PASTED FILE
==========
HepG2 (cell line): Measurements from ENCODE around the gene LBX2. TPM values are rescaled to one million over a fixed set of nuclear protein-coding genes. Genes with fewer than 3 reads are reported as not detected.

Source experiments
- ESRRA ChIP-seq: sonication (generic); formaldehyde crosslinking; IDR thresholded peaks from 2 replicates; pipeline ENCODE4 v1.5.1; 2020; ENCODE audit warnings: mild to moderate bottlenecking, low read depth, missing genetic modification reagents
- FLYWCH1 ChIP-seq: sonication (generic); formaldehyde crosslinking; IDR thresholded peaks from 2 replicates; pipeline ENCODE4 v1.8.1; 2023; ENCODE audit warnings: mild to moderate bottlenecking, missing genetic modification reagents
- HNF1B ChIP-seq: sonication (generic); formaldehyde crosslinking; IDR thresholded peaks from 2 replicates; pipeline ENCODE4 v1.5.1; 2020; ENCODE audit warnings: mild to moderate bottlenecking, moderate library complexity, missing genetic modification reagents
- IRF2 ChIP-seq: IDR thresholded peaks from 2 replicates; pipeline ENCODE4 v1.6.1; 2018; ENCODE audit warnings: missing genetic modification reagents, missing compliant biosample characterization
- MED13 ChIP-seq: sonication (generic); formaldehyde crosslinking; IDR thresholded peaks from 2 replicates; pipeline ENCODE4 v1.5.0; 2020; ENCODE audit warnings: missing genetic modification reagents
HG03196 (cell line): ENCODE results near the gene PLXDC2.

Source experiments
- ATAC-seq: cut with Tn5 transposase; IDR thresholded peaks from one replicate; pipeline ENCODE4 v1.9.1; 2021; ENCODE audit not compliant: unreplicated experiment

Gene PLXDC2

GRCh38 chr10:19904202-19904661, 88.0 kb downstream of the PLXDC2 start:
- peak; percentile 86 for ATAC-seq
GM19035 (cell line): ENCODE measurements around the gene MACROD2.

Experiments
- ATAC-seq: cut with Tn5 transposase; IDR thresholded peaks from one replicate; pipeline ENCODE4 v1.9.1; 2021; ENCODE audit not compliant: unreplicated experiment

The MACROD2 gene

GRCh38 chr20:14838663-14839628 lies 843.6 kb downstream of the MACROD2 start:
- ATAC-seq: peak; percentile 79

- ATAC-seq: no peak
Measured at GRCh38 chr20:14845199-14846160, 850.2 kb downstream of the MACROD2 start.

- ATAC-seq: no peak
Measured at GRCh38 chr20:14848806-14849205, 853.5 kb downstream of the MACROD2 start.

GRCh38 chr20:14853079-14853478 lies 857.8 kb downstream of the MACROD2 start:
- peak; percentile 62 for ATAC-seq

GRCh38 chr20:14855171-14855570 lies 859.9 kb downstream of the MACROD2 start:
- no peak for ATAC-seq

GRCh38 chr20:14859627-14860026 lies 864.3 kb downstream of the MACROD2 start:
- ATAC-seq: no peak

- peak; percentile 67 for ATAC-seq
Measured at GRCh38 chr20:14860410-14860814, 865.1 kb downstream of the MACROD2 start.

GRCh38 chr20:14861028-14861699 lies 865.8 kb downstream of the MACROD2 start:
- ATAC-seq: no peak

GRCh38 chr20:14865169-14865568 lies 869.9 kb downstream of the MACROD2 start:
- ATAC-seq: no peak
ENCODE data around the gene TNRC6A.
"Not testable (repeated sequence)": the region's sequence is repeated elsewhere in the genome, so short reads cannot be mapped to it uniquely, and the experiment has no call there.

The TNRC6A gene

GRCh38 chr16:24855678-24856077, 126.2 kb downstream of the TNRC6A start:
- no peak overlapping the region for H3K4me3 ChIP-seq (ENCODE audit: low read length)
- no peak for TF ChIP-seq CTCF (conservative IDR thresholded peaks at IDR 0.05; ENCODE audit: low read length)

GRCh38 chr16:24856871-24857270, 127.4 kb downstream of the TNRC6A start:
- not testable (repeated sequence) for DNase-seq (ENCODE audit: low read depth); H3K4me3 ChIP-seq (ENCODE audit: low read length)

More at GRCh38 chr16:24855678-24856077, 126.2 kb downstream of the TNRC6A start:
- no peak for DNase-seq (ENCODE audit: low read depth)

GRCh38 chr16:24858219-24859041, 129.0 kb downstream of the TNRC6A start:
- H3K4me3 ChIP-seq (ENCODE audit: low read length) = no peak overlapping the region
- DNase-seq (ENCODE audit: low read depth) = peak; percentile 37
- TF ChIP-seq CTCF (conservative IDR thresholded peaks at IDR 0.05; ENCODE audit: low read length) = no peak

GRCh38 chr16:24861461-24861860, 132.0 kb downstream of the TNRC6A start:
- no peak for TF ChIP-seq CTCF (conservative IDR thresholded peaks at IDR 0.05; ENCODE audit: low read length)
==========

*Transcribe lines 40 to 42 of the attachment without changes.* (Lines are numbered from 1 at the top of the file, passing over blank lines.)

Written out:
- no peak overlapping the region for H3K4me3 ChIP-seq (ENCODE audit: low read length)
- no peak for TF ChIP-seq CTCF (conservative IDR thresholded peaks at IDR 0.05; ENCODE audit: low read length)

GRCh38 chr16:24856871-24857270, 127.4 kb downstream of the TNRC6A start: